(Immigration and Asylum Chamber) Appeal Numbers:
THE IMMIGRATION ACTS
Heard at Field House
Decision & Reasons Promulgated
On the 27 July 2022
On the 15 September 2022
UPPER TRIBUNAL JUDGE PERKINS
(ANONYMITY DIRECTION made)
SECRETARY OF STATE FOR THE HOME DEPARTMENT
For the Appellant: Mr R K Rai, Counsel instructed by Colindale Law
For the Respondent: Mr E Tufan, Home Office Presenting Officer
DECISION AND REASONS
1. Pursuant to rule 14 of the Tribunal Procedure (Upper Tribunal) Rules 2008, the appellants are granted anonymity. No-one shall publish or reveal any information, including the name or address of the appellants, likely to lead members of the public to identify the appellants. Failure to comply with this order could amount to a contempt of court. The appellants are minors and there is no legitimate public interest in their family circumstances.
2. This is an appeal by two appellants, who are nationals of Afghanistan, against a decision of the First-tier Tribunal dismissing their appeals against the decision of the Entry Clearance Officer refusing them leave to enter the United Kingdom as the children of their father.
3. The First-tier Tribunal rightly directed its mind to the requirements of the Rules and recognised the importance of determining if the father in the United Kingdom was the solely responsible parent but did not discharge that duty in a satisfactory way. In particular, there is no clear finding on the contention that the children’s mother is alive and that is of considerable importance. There is also no clear finding on what role the grandparents have played in the lives of the children other than providing a home, which is consistent with their having parental responsibility or something approaching it, but most certainly, on its own, does not prove that they have parental responsibility.
4. It follows that there is no clear finding on appellants ability to satisfy the requirements of the Immigration Rules
5. I was urged by Mr Rai to read the determination in a particular way and deduce that the judge accepted that the children’s mother was dead I cannot do that. There is no finding to that effect.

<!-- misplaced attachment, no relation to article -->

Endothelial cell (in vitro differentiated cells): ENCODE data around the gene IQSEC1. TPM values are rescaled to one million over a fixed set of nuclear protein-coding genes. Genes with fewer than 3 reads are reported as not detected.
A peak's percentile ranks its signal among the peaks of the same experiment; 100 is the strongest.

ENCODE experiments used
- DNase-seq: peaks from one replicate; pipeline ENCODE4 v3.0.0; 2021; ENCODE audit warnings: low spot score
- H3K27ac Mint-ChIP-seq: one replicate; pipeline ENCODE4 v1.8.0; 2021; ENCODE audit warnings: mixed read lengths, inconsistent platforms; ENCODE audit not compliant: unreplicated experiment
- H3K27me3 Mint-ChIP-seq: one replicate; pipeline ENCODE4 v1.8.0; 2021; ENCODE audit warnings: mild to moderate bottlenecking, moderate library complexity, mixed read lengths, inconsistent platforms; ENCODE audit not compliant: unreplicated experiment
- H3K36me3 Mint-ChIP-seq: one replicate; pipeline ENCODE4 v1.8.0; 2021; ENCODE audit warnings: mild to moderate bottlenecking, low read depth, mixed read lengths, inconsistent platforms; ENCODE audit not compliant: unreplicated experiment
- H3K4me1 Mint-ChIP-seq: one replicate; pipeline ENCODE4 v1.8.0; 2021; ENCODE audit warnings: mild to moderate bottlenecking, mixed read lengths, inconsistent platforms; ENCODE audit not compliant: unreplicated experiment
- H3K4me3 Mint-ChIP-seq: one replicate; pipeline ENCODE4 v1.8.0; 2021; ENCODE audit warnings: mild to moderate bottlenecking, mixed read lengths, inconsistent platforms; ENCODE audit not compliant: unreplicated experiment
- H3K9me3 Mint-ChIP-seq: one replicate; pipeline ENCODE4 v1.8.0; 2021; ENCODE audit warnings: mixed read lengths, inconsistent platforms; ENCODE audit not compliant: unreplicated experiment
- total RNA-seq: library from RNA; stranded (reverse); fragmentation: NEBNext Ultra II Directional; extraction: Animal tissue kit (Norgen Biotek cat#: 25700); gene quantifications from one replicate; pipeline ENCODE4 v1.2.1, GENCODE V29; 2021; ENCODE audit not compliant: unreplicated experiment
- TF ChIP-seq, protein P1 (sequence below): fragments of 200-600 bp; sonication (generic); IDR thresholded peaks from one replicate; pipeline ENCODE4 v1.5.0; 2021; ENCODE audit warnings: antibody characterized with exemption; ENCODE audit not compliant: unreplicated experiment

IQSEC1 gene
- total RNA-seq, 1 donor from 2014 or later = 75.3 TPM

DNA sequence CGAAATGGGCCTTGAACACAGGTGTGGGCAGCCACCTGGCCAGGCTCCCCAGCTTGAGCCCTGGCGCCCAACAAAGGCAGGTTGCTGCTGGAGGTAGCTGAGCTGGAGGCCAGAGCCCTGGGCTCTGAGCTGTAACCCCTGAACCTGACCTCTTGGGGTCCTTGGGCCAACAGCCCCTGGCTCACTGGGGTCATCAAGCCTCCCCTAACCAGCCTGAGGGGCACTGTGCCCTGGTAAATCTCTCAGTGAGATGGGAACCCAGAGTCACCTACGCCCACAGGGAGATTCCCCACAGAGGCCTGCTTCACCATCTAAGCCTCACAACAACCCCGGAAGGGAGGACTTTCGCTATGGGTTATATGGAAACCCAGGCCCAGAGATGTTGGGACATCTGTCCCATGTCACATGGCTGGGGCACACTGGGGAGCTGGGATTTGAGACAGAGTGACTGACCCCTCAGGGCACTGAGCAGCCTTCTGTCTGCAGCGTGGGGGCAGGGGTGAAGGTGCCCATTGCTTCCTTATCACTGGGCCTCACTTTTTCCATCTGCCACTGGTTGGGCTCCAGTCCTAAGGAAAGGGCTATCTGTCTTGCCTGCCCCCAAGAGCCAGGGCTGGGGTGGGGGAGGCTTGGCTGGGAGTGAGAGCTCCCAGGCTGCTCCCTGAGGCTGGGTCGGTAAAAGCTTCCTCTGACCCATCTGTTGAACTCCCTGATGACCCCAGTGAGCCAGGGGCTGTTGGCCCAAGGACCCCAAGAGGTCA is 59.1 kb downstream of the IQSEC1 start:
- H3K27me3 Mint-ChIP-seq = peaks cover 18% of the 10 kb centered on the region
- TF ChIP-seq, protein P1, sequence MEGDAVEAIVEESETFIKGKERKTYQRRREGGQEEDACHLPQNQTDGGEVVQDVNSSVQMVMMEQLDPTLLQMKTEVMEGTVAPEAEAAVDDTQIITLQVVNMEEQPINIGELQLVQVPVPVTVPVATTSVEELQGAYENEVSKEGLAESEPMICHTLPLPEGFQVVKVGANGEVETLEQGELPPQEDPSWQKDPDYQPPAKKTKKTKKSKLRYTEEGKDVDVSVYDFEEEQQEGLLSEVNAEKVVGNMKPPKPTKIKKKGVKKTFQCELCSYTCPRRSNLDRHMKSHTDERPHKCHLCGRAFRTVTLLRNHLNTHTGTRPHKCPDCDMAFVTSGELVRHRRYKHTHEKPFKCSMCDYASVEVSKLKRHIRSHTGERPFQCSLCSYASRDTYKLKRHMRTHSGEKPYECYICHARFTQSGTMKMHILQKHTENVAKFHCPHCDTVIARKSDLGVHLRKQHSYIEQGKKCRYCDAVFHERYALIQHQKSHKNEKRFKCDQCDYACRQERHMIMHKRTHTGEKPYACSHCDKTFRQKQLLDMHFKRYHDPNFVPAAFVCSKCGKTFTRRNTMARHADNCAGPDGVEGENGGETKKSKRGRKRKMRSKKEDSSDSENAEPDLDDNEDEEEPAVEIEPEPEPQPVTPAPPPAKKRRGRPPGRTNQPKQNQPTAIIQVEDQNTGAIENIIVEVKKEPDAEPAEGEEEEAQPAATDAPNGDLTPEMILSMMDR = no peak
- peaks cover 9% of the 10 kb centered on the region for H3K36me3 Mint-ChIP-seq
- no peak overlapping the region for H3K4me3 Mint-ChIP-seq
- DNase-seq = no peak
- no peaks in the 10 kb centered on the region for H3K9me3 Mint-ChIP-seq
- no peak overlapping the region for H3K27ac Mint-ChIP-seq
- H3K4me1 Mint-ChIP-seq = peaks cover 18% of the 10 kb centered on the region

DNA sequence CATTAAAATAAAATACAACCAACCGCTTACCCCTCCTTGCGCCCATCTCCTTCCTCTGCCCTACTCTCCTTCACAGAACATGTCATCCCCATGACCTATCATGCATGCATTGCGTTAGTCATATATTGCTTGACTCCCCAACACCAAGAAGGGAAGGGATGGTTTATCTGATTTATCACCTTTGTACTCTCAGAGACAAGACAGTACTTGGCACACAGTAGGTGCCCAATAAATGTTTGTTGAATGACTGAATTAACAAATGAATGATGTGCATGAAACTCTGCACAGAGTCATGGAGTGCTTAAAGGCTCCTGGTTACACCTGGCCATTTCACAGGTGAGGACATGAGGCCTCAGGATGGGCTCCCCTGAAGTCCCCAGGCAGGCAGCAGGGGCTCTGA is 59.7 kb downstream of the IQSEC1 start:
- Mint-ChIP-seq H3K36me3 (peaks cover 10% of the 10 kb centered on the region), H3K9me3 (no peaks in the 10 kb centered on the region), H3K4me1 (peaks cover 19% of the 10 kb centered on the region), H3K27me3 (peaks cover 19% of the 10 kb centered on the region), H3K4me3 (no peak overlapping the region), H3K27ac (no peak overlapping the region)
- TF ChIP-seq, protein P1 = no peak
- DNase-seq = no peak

6. I am aware of a piece of evidence entitled “Islamic Republic of Afghanistan Supreme Court Death and Inheritance Certificate”, which, if it is what it purports to be, is a very interesting document because it certainly identifies the appellants and identifies their mother and confirms that, sadly, she has died. However, that document on the face of it has its curiosities. In particular, it is a death and inheritance certificate that does not identify the date of death of the deceased, stating only that she died in 2015. I have simply no idea how reliable it is. It is neatly presented and endorsed with apparently official stamps; it is not an obviously rubbishy document. It may be that the appellants, if there were a further opportunity, would adduce some evidence that helps us understand and evaluate the document but that is entirely a matter for them.
7. I am entirely satisfied that the first ground of appeal has established. The judge gave no clear findings on the first part of the Rule.
8. There is another error. It is long-established law in cases involving sole parental responsibility that sometimes whatever the situation about parental responsibility there are “serious and compelling family or other considerations which make exclusion of the child undesirable and suitable arrangements have been made for the child’s care”. There is no finding on this part of the rule. There are things to be said. On the face of it the children are living with grandparents and, it is said, the grandparents are not able to cope anymore. That is a potentially strong reason. There is evidence that the father has been in frequent contact, attending their home in Afghanistan as often as he could but that is closed now because of notorious change in circumstances in Afghanistan and government advice that people should not travel to Afghanistan.
9. Further, although there is no contemporary evidence before the Tribunal on life in Afghanistan now it probably is the case that a judge would not need a lot of persuading that the Taliban taking over control has not improved conditions for these young people. We do not know. I am sorry to say that the failure to make findings on this part of the Rule is a serious omission.
10. Mr Rai suggested that if there was an error of law I should go on to allow the appeal immediately. He has a duty to his client and it is, with respect, a sensible suggestion but not one that I can accept. There are too many things here that are just uncertain and vague and need clear and proper findings that have not taken place.
11. Mr Tufan did all the good we expected of him and did point out how some findings were suggested and pointed out, properly, that there was no evidence of financial transfers which might have been helpful to the appellants’ cases and a matter of fair comment for the respondent that they were not there. However, he could not get around the fact that there were no findings on either of two points both of which required findings to be made.
12. This is a fundamentally unsatisfactory decision for the reasons I have given, and, although I have considered repairing it now, I cannot. There has to be a rehearing and in the circumstances I find it right that it goes back to the First-tier Tribunal for proper findings to be made.
13. I find an error of law. I set aside the decision of the First-tier Tribunal and I direct that the case be heard again in the First-tier Tribunal. That is my decision.
Notice of Decision
14. The appeals are allowed to the extent that I direct they be redetermined in the First-tier Tribunal.
Judge of the Upper Tribunal
Dated 28 July 2022